SDOT finally goes public with SW Admiral Way changes


After more than a year, SDOT has just gone public with what it’s decided to do on SW Admiral Way, between Admiral Junction and Alki. Here’s the full text of the e-mailed announcement, including plans for “walk-and-talk” meetings on August 20th:

We’ve spent the last few months incorporating feedback into a street design that will reduce speeding and crashes and preserve parking where it’s in high demand.

We heard during public engagement that people are driving too fast along SW Admiral Way, crashing into parked cars, and residents are afraid to cross the street. In fact, one mother choked up at our first public meeting at the thought of walking her children across SW Admiral Way.

When we started the project data showed there had been 71 vehicle crashes, two bike crashes and one pedestrian crash between 2011 and 2014. From January 2015 through May 2016 an additional 34 crashes have occurred. This statistic shows that crashes along Admiral Way SW have increased by nearly 28% in the past 1 ½ years. The neighborhood has people who’ve lived here for decades, new families, and visitors enjoying Alki Beach. Each person deserves safe travel whether walking, biking or driving.

After sharing a few designs with the neighborhood, studying on-street parking occupancy during the summer, and talking with community members, (the map above shows) what will be installed.

You may be wondering how the new design improves safety. We have proven success throughout the city that narrower travel lanes reduce the speeds people drive and the number of crashes.

We are also adding buffered bike lanes. Adding buffered bike lanes makes the street operate more predictably by giving everyone a space; and makes biking more comfortable, which can encourage more people to give it a try.

Here is how your input was included:

· Parking study. We conducted an on-street parking study during the month of August. Study times were 5-7AM, 1-3PM and 5-7PM on a sunny Saturday and Tuesday. The study confirmed what you told us. Parking spaces on the west end of the street with convenient access to Alki Beach are in high demand.

· Center turn lane. At our first public (meeting) you suggested we remove the center turn lane rather than impact on-street parking, so we did in the high-demand parking area.

· Left turn access at 57th and 59th Avenues SW. At the second public meeting, you requested left turn access to help reduce the risk of being rear-ended. We’ve included the access. To make room for them, about nine on-street parking spaces will be removed on the south side.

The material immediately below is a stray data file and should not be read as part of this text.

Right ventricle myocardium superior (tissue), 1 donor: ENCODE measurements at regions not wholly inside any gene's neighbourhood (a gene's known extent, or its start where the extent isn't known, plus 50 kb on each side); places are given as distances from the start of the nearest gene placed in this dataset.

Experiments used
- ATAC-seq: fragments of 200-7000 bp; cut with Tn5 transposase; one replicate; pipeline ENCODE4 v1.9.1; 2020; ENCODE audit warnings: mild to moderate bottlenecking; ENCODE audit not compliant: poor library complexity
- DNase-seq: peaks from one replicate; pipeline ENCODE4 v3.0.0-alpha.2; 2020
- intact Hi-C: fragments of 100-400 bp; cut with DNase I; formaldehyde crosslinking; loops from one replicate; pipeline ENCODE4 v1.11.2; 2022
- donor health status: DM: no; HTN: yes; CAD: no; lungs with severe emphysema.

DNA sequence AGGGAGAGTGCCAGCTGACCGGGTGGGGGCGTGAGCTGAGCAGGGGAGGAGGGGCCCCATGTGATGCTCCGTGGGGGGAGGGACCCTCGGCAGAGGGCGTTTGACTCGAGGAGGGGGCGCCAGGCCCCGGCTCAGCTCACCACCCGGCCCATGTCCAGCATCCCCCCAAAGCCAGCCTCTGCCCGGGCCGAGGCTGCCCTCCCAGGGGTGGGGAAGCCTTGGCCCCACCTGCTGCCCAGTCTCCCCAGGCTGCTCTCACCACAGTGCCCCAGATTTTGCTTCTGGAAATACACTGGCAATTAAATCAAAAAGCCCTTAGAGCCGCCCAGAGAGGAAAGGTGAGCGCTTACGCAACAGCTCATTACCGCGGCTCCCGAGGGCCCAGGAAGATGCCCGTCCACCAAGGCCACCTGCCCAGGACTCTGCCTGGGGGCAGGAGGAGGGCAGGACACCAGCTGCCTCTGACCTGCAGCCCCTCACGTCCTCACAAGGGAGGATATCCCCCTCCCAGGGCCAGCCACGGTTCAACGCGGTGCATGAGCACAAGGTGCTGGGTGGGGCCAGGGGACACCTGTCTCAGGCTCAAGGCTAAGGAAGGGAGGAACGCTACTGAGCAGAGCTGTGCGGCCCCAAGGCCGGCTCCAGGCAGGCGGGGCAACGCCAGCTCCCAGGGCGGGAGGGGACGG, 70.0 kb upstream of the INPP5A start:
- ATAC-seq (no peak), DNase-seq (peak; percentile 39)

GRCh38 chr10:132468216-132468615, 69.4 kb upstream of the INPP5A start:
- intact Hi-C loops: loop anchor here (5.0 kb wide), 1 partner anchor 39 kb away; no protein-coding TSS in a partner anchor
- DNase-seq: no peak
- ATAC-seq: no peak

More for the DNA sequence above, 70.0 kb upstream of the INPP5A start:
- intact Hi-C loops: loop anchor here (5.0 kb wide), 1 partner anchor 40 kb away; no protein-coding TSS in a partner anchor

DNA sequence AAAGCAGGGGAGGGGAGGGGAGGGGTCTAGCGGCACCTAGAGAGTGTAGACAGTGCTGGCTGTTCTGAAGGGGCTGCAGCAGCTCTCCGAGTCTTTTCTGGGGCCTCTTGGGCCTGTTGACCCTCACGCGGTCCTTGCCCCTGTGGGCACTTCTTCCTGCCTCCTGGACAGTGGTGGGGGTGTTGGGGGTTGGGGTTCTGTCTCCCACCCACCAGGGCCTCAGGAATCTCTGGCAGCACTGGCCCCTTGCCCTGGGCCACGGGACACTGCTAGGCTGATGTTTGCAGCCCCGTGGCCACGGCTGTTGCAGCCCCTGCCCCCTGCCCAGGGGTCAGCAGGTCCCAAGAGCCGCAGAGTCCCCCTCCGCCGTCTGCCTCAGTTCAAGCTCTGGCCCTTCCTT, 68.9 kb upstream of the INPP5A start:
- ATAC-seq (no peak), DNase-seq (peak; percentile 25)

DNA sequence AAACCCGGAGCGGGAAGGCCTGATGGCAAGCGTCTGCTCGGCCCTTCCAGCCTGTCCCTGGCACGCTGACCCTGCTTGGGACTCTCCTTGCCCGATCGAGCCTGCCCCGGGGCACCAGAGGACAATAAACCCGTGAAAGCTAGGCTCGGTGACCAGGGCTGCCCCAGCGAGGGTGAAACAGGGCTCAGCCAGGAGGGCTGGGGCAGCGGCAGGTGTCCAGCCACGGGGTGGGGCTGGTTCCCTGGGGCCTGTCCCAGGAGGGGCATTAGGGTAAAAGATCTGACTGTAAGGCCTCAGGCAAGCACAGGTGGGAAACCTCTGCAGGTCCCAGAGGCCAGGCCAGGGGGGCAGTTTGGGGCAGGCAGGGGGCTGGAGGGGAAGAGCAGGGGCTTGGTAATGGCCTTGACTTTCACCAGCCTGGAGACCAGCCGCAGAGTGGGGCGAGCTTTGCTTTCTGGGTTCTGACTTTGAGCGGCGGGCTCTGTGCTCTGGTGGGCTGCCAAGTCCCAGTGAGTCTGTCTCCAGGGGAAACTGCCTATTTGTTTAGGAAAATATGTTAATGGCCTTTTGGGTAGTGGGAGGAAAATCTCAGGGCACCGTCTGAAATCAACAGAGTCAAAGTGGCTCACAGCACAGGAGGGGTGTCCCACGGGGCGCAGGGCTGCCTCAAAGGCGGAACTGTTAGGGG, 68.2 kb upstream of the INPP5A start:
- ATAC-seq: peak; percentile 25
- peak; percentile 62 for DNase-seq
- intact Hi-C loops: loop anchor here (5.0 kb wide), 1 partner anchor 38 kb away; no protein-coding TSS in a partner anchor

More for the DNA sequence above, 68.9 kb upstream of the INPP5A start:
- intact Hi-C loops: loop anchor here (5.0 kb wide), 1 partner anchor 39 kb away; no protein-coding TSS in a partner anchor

· Crosswalk at 61st Ave SW. We asked if you would like a new crosswalk in this location and one is included in the project.

Here is what we were not able to include and why:

· All-way stop at 59th Ave SW. You suggested we change the pedestrian activated signal at this location to an all-way stop. Unfortunately, studies showed that an all-way stop at this location did not meet guidelines. However, we have agreed to look at it again in the future.

Finally, we heard you want improved pedestrian crossings and supplied information on where. We’ll conduct a second round of outreach on August 20 in the form of “Walk and Talks” to gather site-specific input and talk about low-cost opportunities (visit web site for more details). The Walk and Talks will build off of comments collected through the first phase of outreach. Any improvements identified would be installed as a second phase of construction.

Our project web site at has information on the walk and talk; and a flier with similar information will be mailed early August. Construction information will be shared as soon as available. However, work to restripe the street is expected to be completed before October 2016.

BACKSTORY: The first version of the plan was unveiled in April 2015 at an Admiral Neighborhood Association meeting. Ten months have passed since the second and final community meeting held by SDOT – which wasn’t planned until community members demanded it.

Datapoint regarding one assertion in the city news release: The “mother who choked up at (the) first public meeting at the thought of walking her children across Admiral Way” was reacting to what the city was proposing at the time, removing parking on the side of the street where her family lives, as noted in our coverage of that meeting.